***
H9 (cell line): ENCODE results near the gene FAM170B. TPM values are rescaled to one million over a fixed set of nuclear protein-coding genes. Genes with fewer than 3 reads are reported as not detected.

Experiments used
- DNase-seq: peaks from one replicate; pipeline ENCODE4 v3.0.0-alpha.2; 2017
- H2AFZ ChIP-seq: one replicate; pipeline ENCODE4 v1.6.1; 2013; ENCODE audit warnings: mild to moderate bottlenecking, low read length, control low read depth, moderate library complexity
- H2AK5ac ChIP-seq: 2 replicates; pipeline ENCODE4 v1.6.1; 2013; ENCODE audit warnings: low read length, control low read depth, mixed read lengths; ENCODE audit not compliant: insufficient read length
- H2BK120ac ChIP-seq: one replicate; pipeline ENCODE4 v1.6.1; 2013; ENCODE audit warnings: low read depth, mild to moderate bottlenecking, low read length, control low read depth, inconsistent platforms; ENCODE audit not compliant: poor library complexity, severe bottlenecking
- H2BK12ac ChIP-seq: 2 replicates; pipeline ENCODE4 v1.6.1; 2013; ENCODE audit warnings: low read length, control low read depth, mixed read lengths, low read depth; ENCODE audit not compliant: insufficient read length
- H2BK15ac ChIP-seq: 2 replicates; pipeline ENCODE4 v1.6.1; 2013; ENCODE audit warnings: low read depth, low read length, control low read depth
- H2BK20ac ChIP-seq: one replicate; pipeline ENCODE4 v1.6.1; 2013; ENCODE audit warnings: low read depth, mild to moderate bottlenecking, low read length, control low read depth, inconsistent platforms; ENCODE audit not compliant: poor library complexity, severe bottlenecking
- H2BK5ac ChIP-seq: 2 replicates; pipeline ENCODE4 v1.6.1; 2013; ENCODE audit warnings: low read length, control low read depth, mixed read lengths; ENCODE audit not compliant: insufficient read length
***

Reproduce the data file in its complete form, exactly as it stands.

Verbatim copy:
H9 (cell line): ENCODE results near the gene FAM170B. TPM values are rescaled to one million over a fixed set of nuclear protein-coding genes. Genes with fewer than 3 reads are reported as not detected.

Experiments used
- DNase-seq: peaks from one replicate; pipeline ENCODE4 v3.0.0-alpha.2; 2017
- H2AFZ ChIP-seq: one replicate; pipeline ENCODE4 v1.6.1; 2013; ENCODE audit warnings: mild to moderate bottlenecking, low read length, control low read depth, moderate library complexity
- H2AK5ac ChIP-seq: 2 replicates; pipeline ENCODE4 v1.6.1; 2013; ENCODE audit warnings: low read length, control low read depth, mixed read lengths; ENCODE audit not compliant: insufficient read length
- H2BK120ac ChIP-seq: one replicate; pipeline ENCODE4 v1.6.1; 2013; ENCODE audit warnings: low read depth, mild to moderate bottlenecking, low read length, control low read depth, inconsistent platforms; ENCODE audit not compliant: poor library complexity, severe bottlenecking
- H2BK12ac ChIP-seq: 2 replicates; pipeline ENCODE4 v1.6.1; 2013; ENCODE audit warnings: low read length, control low read depth, mixed read lengths, low read depth; ENCODE audit not compliant: insufficient read length
- H2BK15ac ChIP-seq: 2 replicates; pipeline ENCODE4 v1.6.1; 2013; ENCODE audit warnings: low read depth, low read length, control low read depth
- H2BK20ac ChIP-seq: one replicate; pipeline ENCODE4 v1.6.1; 2013; ENCODE audit warnings: low read depth, mild to moderate bottlenecking, low read length, control low read depth, inconsistent platforms; ENCODE audit not compliant: poor library complexity, severe bottlenecking
- H2BK5ac ChIP-seq: 2 replicates; pipeline ENCODE4 v1.6.1; 2013; ENCODE audit warnings: low read length, control low read depth, mixed read lengths; ENCODE audit not compliant: insufficient read length